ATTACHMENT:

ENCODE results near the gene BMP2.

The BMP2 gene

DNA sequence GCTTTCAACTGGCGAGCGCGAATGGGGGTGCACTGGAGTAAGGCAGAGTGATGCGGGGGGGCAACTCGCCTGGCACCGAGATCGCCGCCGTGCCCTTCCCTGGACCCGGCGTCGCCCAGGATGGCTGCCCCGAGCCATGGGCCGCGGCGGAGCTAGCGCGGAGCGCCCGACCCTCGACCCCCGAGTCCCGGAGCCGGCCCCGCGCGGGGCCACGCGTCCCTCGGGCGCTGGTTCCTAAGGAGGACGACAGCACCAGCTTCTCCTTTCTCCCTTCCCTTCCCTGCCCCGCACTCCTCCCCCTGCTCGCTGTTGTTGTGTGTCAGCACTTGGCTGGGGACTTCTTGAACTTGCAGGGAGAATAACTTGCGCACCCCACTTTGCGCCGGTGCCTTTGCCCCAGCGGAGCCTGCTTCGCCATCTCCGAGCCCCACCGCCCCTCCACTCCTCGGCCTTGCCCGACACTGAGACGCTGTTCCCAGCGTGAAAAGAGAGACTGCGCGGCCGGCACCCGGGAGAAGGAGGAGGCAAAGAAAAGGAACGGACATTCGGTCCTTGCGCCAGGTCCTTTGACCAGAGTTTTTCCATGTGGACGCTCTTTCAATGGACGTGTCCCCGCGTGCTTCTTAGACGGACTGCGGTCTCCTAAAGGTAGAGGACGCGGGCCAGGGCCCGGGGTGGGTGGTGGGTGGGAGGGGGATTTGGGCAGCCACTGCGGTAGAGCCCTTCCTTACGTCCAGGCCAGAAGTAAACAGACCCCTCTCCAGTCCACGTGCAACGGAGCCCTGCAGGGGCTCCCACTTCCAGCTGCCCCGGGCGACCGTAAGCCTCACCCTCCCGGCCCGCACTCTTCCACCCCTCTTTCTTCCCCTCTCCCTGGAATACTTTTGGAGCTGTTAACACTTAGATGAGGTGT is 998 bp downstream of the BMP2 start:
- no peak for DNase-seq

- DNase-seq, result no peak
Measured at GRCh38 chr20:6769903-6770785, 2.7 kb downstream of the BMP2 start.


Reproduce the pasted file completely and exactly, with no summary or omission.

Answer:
ENCODE results near the gene BMP2.

The BMP2 gene

DNA sequence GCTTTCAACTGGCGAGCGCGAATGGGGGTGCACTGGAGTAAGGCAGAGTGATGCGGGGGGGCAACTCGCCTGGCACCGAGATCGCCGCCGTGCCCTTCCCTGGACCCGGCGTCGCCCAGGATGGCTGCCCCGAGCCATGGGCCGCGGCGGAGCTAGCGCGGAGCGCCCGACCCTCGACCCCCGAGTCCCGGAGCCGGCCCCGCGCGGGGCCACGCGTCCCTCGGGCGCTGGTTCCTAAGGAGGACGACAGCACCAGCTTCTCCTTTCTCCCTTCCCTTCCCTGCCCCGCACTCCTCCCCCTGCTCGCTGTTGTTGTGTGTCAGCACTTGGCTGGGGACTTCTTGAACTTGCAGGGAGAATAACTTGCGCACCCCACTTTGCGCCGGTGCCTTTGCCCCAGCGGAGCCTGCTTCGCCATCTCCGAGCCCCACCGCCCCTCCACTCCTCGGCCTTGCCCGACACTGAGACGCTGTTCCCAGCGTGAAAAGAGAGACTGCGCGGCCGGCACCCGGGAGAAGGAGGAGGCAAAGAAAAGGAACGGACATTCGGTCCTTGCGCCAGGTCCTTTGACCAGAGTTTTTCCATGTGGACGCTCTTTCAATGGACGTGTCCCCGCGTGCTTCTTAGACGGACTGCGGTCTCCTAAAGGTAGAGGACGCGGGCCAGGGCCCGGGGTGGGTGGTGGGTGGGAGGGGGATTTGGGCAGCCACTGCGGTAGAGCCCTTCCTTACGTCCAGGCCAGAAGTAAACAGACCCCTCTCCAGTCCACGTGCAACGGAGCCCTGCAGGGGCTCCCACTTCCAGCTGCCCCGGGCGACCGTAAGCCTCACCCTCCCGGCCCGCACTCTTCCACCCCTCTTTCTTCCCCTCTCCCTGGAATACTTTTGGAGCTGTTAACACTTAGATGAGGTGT is 998 bp downstream of the BMP2 start:
- no peak for DNase-seq

- DNase-seq, result no peak
Measured at GRCh38 chr20:6769903-6770785, 2.7 kb downstream of the BMP2 start.